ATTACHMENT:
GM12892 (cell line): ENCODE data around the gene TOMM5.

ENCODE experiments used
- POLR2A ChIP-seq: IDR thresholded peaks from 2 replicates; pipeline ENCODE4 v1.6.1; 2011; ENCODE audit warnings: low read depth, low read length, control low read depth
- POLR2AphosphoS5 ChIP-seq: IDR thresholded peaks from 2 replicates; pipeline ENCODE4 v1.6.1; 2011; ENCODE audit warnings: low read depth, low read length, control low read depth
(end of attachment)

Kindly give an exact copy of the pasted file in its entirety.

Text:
GM12892 (cell line): ENCODE data around the gene TOMM5.

ENCODE experiments used
- POLR2A ChIP-seq: IDR thresholded peaks from 2 replicates; pipeline ENCODE4 v1.6.1; 2011; ENCODE audit warnings: low read depth, low read length, control low read depth
- POLR2AphosphoS5 ChIP-seq: IDR thresholded peaks from 2 replicates; pipeline ENCODE4 v1.6.1; 2011; ENCODE audit warnings: low read depth, low read length, control low read depth